Adds Etrit, 28, who was COO of Detroit-based smart building technology company Hepta Systems before leaving recently to co-found Kodelabs, a software development and real estate technology start-up, with Edi: "From an economic standpoint, immigrants only make this country better, because different minds think differently, and that's what makes this country amazing. When you put a bunch of different people around a table, greatness happens."
Hao Lam is a good example of immigrants making this country better. It took Lam 13 tries before he successfully escaped Vietnam as a 20-year-old in 1988, avoiding death on a couple of occasions, he says. During the weeklong trip aboard a crowded boat to a Philippine refugee camp, he survived on three capfuls of water a day.
"It wasn't enough to wet your lips," he recalls. "Luckily, the fourth or fifth day, there was a big rain and we squeezed the water out of our wet clothes."
He spent a year in the refugee camp before immigrating to British Columbia, where an uncle lived and he learned to speak English. After graduating from the University of British Columbia in 1995, he made his way to Seattle, where he soon opened his first Best in Class tutoring center. Lam relied on family to start him off.
"When I first started the business, I borrowed $100,000 from my aunt Lien, who owned a restaurant in Holland," he said. "In the middle of 2012, my sister Kitty rescued me financially when I had to buy out my 50-50 partner and get the franchise up and running. Luckily, I have family members who are wiling to help me when I am in need."
Edi and Etrit survived similar perilous circumstances to come to America. The late '90s ethnic war in Kosovo destroyed everything they had except for their lives, but many friends and family weren't so lucky. "We were fortunate enough to make it out of there alive," says Edi, who spent four days living in a sedan with his family and another family, waiting to cross the border into Macedonia. "It was months and months of going through things nobody should have to go through."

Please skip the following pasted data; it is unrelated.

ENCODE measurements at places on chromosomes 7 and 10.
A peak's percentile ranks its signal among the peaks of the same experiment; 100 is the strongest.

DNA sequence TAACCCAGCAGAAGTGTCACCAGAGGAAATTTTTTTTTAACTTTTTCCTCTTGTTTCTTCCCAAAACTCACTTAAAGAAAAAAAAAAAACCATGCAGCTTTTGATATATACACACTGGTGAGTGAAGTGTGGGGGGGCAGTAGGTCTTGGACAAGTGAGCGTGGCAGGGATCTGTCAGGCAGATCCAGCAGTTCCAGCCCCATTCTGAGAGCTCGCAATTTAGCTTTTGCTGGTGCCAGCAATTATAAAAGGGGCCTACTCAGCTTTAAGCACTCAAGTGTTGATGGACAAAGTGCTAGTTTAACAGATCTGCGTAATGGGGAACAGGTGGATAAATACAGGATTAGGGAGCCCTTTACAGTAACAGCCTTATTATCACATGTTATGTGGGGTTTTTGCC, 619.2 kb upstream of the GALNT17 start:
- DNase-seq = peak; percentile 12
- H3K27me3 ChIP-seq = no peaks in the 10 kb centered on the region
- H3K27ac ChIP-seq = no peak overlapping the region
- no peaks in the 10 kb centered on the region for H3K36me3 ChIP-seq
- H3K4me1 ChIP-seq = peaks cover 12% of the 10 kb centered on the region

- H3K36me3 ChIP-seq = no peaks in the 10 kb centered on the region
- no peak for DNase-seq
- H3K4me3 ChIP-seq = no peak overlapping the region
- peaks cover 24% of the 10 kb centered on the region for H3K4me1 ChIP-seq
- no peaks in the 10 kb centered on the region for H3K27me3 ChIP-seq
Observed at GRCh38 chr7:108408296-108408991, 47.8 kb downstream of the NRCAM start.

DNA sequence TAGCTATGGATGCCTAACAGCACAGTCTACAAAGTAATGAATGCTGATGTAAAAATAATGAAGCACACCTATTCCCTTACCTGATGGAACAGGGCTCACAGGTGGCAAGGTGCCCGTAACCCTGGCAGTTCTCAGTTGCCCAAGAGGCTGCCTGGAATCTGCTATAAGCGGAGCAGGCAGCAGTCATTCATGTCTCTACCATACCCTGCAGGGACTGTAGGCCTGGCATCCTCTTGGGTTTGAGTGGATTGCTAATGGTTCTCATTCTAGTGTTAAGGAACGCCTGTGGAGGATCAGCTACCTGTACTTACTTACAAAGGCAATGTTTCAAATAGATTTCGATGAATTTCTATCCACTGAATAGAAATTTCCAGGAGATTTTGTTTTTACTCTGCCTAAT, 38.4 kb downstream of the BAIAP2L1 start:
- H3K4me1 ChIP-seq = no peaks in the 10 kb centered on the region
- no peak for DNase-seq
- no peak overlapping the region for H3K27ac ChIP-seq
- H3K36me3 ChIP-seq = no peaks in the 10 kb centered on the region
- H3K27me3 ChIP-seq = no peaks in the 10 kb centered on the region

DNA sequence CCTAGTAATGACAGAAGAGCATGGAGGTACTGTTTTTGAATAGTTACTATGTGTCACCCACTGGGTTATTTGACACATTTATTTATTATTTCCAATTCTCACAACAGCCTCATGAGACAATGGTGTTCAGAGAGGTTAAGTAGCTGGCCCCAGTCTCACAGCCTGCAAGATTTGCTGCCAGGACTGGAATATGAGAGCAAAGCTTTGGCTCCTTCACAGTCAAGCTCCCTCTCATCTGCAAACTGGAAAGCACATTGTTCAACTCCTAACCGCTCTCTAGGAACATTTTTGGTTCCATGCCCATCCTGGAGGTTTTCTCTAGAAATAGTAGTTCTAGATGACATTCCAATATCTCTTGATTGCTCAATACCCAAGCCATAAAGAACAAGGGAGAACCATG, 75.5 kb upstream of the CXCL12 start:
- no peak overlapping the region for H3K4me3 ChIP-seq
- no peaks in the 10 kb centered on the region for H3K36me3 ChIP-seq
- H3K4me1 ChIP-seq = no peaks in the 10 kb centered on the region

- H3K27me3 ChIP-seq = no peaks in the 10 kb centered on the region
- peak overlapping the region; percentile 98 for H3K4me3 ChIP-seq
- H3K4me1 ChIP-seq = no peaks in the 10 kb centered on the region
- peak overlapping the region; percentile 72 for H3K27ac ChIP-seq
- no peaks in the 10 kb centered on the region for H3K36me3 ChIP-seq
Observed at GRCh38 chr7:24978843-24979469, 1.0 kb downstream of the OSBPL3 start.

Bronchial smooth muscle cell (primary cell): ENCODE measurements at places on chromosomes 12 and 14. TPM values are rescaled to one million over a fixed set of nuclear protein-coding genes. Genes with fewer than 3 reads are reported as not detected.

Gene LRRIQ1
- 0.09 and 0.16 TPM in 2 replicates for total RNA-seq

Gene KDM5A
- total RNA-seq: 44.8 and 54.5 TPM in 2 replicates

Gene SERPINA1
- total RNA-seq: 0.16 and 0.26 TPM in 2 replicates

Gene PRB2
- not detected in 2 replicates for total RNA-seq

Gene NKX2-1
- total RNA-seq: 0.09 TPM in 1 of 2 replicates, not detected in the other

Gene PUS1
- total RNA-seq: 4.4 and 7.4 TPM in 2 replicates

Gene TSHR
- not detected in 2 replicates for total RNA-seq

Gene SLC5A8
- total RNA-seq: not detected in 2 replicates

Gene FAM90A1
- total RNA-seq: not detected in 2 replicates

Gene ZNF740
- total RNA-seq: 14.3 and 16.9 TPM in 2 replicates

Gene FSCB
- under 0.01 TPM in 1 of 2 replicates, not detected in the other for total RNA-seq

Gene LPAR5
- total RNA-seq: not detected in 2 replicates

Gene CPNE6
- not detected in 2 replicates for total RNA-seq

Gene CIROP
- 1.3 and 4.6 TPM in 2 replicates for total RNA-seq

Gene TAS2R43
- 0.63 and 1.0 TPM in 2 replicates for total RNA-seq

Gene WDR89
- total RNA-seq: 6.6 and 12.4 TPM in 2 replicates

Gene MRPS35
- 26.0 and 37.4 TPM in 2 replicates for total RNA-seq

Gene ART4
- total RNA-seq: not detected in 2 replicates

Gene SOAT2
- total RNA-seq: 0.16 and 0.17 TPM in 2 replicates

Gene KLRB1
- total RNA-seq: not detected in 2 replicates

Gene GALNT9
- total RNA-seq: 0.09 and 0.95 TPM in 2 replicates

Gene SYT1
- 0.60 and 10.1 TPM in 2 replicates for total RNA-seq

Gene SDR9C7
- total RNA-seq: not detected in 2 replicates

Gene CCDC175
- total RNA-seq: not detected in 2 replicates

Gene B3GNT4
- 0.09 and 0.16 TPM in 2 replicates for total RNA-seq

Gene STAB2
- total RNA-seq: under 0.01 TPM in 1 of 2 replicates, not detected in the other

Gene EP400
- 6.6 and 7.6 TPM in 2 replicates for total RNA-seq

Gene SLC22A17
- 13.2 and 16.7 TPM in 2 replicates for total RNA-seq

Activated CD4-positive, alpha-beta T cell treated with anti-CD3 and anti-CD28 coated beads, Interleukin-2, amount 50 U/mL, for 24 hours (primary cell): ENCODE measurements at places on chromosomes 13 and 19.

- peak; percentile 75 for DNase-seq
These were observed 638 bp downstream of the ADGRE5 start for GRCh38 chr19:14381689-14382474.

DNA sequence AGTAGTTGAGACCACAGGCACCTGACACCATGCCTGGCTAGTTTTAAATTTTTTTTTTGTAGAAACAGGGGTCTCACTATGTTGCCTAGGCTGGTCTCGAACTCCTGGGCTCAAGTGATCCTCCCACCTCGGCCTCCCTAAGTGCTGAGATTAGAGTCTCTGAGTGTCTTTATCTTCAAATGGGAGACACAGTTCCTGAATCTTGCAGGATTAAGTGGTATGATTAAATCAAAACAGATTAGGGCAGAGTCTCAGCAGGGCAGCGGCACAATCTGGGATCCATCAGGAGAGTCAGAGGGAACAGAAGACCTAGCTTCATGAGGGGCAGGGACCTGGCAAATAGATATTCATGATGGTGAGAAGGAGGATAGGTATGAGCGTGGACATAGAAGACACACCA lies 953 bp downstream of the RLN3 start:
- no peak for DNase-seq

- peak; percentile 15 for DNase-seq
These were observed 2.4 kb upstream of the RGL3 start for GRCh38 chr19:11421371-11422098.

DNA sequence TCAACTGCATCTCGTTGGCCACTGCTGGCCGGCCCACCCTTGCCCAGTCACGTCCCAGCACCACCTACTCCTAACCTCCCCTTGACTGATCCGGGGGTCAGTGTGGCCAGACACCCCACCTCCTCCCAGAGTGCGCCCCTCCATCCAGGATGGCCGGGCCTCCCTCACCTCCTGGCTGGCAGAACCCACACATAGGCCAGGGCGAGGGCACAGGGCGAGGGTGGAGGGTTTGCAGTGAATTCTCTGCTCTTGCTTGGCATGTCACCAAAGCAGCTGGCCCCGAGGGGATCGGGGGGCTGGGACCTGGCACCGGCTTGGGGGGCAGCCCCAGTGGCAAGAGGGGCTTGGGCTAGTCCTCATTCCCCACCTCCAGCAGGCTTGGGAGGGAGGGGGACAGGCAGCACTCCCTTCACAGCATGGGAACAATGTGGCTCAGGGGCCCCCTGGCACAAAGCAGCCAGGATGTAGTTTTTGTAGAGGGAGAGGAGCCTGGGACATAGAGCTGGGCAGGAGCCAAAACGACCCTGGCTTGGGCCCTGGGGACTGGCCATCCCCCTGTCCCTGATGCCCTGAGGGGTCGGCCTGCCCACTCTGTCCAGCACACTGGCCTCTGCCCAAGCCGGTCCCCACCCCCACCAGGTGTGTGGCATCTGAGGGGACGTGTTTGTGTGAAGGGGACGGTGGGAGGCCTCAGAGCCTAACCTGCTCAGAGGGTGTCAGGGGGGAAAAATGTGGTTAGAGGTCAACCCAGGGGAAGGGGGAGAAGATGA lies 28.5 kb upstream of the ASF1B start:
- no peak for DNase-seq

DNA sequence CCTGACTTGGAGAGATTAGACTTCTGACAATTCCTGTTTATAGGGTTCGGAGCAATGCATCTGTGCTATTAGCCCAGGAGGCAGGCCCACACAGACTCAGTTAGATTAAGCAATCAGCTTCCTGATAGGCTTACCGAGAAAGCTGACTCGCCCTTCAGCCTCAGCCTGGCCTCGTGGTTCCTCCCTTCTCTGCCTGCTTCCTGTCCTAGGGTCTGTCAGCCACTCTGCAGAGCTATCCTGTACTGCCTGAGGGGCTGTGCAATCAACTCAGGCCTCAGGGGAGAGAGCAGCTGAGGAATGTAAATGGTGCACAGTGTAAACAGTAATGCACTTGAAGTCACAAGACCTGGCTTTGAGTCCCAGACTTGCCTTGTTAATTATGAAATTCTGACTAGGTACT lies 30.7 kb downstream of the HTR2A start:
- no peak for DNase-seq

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An uncle in Detroit sponsored their immigration to the United States, where Edi and Etrit hit the ground running. Etrit was 16 and Edi 20 when they started their first business, fixing, flipping and renting homes. A short while later Edi went to work for Dan Gilbert's Bedrock Real Estate Services. Gilbert is the Quicken Loans founder and billionaire who has poured nearly $2 billion of his own money into revitalizing Detroit. Etrit, in the meantime, went into banking at Chase.
According to Edi, the culture within the Quicken Loans family of companies is such that innovation is rewarded, and people that come up with ideas are given a chance.
Edi was working for Gilbert when he and co-founders Marc Hudson and Randy Foster, both software developers for Quicken, came up with the idea of Rocket Fiber, the ultrafast Detroit internet service provider. The co-founders pitched the concept to Gilbert, who embraced the idea and went on to become the main investor in the $30 million they've raised thus far, said Edi.
"Dan got involved in the same way he gets involved with other companies he has invested in. We pitched him a concept that he could invest in, he liked it and believed it is needed and could be a success, and invested in it," Edi said. The co-founder would not disclose revenues except to say it is in the millions and they have thousands of clients on board, both businesses and residential.
"For hundreds of years now, America has been able to attract top talent in the world," said Edi. "The second we lose the ability is the second we start heading downhill. To go back now and do something that is totally the opposite of that makes zero sense. Maybe we're naive, maybe we're too hopeful, or maybe we believe in this country more than anybody else, but America always figures the right thing out in the end."
— By Tom Cunneff, special to CNBC.com